A Good Ride in Life: Cal Wible

October 28, 2013

Cal and Donna Wible

Calvin "Cal" Wible earned an undergraduate degree in business administration in 1949 and an MBA in 1950. After a successful 33-year career as an automobile dealer in Medina, Ohio—during which he served as president of the Ohio Automobile Dealers Association—Cal and his wife, Donna, moved to Naples, Florida. They are President’s Club donors and members of Neil Legacy Society.

In 2008, Cal turned his attention to Ohio State’s Buck-I-SERV, an alternative break program that he joined in its early days. At that time, 250 students took part in weeklong service trips during winter, spring and summer breaks. In 2012, Cal received The Ohio State University Alumni Association’s Ralph Davenport Mershon Award for his leadership and service to Ohio State.

Here, Cal shares his thoughts on Ohio State and the Buck-I-SERV program—and the legacy he is creating.

What’s the purpose of Buck-I-SERV?
It’s to help students become aware of the blessings they have and how fortunate they are to be able to receive a quality education. We all have a responsibility to help others who don’t have these opportunities and to pass along this lesson. I’ve had a good ride in life, and the students will too, beginning with a strong Ohio State foundation. We need to pay our dues by helping others.   

Buck-I-SERV students participate in weeklong service trips during winter, spring and summer breaks. They travel to communities across the country and internationally to work with local agencies and learn about social issues, including homelessness, hunger, the environment, disabilities, literacy and HIV/AIDS. The program teaches students the important concept of living well by helping others.    

How did you get involved in Buck-I-SERV, and what is your role?
I became involved in 2008. I was exploring estate-planning options, and I knew I wanted to include Ohio State as a beneficiary in a bequest. Since I’d been involved in some capacity with developing all three of the Ohio Unions, I decided initiatives through the Office of Student Life would be a good match. When I heard that students were interested in Habitat for Humanity, I knew I’d found the right place. I’ve been a volunteer for Habitat in Collier County, Florida, for 19 years. We build 100 houses a year, the largest number for a Habitat group in the world.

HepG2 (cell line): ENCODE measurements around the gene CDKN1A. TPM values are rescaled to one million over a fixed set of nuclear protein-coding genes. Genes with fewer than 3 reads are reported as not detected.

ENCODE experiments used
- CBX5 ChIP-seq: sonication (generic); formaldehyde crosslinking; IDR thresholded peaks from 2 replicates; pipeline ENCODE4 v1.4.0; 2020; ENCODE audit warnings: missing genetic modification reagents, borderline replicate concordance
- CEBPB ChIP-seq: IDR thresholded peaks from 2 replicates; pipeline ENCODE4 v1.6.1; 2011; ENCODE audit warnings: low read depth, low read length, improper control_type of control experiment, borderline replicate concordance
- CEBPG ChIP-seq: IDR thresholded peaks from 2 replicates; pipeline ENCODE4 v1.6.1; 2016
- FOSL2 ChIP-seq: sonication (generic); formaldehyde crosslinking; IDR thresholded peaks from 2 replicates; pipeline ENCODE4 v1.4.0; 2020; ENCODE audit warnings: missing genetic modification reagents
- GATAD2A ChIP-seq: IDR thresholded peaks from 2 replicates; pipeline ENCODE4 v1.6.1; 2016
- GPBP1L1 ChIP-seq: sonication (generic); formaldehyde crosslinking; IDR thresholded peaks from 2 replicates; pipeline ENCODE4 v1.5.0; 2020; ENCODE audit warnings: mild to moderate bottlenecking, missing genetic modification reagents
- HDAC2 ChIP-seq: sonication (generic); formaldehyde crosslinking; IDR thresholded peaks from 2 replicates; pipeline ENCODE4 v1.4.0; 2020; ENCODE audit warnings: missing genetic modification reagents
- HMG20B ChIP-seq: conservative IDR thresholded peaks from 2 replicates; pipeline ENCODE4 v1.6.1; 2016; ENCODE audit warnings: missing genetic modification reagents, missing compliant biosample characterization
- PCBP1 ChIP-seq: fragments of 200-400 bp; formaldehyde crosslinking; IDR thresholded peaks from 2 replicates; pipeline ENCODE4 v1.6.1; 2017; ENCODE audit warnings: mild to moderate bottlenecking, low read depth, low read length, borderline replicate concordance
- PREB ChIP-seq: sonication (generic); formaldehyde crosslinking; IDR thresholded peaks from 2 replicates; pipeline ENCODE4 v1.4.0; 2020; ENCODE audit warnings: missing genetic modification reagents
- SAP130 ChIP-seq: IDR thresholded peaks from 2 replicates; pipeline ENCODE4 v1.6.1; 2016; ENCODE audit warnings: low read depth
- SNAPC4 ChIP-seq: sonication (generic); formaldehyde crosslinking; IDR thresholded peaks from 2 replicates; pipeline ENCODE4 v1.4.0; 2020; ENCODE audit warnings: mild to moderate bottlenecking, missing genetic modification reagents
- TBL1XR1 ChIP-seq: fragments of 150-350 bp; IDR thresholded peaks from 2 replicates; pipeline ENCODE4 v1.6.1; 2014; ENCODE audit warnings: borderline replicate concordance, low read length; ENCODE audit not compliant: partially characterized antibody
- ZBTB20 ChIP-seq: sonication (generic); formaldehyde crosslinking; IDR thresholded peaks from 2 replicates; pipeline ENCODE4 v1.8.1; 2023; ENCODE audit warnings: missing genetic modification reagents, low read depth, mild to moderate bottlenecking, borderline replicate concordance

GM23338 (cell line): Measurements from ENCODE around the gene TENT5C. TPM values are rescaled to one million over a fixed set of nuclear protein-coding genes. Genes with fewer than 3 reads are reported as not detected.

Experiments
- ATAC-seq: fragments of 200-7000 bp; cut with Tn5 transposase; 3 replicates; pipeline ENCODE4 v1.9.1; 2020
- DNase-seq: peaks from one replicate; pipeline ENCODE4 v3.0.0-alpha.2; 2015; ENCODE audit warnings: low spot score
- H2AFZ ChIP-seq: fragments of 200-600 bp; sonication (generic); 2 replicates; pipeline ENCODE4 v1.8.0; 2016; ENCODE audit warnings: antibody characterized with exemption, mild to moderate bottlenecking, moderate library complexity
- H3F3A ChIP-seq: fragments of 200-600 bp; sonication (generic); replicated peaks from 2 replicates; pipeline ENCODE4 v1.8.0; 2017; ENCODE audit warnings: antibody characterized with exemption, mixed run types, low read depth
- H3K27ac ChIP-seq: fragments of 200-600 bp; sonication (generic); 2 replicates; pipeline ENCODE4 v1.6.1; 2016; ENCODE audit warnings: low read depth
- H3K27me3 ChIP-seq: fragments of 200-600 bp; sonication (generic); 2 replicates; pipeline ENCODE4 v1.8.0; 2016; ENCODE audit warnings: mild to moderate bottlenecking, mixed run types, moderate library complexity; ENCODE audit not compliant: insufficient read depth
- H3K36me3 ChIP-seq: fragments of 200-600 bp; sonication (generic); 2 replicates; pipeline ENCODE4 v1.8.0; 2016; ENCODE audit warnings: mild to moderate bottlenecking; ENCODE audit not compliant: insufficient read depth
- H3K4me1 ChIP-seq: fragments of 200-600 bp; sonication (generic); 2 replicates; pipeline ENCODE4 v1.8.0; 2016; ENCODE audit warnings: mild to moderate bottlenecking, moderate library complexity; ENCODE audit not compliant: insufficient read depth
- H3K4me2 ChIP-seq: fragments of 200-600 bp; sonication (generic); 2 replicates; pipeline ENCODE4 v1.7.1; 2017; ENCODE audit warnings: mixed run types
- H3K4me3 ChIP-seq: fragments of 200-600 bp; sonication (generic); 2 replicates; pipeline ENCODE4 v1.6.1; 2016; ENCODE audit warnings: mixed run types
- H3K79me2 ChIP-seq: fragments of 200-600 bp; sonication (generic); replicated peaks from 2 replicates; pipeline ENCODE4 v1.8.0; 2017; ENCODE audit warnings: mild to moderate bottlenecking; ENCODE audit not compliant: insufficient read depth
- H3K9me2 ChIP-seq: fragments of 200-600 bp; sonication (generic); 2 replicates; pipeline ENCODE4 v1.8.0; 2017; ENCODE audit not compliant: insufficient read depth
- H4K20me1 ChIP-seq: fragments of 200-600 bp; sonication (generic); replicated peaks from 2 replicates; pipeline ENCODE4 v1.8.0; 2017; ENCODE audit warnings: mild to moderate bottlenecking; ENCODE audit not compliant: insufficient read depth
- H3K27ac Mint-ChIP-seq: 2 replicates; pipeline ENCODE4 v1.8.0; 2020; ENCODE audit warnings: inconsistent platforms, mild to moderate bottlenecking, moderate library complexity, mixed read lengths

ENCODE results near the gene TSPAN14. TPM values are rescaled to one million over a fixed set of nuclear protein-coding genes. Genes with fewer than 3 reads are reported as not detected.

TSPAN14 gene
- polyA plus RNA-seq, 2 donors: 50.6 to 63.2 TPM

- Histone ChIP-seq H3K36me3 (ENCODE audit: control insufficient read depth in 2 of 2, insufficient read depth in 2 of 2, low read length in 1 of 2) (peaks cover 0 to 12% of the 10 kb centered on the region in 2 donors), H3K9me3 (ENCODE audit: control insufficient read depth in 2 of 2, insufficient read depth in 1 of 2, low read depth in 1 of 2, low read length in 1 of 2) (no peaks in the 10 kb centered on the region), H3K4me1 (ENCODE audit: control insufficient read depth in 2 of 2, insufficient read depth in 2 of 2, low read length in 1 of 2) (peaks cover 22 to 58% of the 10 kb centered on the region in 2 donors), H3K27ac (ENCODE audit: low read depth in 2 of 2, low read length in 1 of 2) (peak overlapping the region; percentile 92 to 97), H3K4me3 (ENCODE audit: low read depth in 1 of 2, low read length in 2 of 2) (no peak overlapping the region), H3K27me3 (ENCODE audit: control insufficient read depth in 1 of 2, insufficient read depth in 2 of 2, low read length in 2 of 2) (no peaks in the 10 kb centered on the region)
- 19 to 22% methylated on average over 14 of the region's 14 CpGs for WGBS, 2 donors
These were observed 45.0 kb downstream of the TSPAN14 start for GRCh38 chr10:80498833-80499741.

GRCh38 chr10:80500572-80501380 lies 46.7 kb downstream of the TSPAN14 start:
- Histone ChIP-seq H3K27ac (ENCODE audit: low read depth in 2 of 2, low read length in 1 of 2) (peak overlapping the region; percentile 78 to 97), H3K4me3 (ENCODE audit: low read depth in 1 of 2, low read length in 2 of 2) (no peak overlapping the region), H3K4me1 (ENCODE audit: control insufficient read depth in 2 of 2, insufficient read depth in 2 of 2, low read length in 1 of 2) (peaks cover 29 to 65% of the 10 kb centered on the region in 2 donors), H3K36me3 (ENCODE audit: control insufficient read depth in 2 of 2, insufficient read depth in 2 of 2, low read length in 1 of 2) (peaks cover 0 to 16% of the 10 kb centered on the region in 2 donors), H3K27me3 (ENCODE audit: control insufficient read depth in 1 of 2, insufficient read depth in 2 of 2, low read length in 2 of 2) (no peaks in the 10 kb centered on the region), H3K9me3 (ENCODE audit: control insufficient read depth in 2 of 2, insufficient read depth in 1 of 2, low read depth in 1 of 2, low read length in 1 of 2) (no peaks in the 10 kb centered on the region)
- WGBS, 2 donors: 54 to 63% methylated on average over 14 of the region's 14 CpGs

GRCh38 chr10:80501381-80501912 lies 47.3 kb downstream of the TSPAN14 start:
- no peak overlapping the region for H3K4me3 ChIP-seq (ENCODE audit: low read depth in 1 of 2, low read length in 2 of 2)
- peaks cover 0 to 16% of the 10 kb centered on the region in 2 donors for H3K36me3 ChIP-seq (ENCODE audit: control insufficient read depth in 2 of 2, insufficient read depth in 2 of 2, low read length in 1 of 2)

I join others who contribute annually to help with Buck-I-SERV program costs. The student pays half the cost with the balance coming from the university, alumni and friends. Costs depend on how far the students travel and the type of accommodations. I advise and talk to as many alumni clubs as I can to share information about the program. In this way, alumni can make a big impact on students and communities by supporting their travels. All gifts count toward the But for Ohio State Campaign.

What do students gain by taking part in Buck-I-SERV?
They see the issues of poverty personally. It’s more intense than reading about it or seeing it on TV. When three groups of students travel to Naples, Florida, each year for Buck-I-SERV, I have them view the problems firsthand. They may see a broken-down trailer home without plumbing that houses 15 people, or similar life challenges. There’s no better way to understand the situation than by being there. They also have fun, and they experience leadership and teamwork. They develop great friendships in the process.

An important element of the program is the down time students have to talk and digest the experience. Meeting groups and families who desperately need their help will influence them throughout their lives.

How many students participate, and how are they selected?
For our winter 2013 trips, we had nearly 800 applicants. Of those, 343 students will go, along with 29 advisers, leaving some 400 students to volunteer but not participate. From 250 students the first year, we hope to welcome 1,000 students for fall 2013 to summer 2014. So far, more than 4,000 students have contributed 137,130 hours serving on Buck-I-SERV trips. Our goal, with the help of additional financial support, is to accept every interested student into the program. 

We give every student an equal chance to go on a trip. Those who traveled with Buck-I-SERV in the past must reapply. To select leaders for the trip, the Buck-I-SERV student committee reviews applications with names removed. Other applicants are placed on trips randomly based on their preferences.

What activities were you involved in as a student?
I played football and received the Varsity “O” in 1945. When the war ended, the better players returned to campus so I chaired the 1947 Homecoming, was active with Ohio Staters and Phi Delta Theta, and took part in class honoraries Romophos, Bucket and Dipper, and Sphinx.

Why have you remained connected?
The experiences I had in and out of the classroom have contributed to whatever success I have had since my years on campus. I was grateful and humbled to receive the Mershon Award, although awards are not why we do what we do. It’s because the work needs to be done. With Buck-I-SERV, I can see that we are creating a better future.

For more information about Buck-I-SERV, contact Chaz Jennings at 614-247-8034 or jennings.254@osu.edu.

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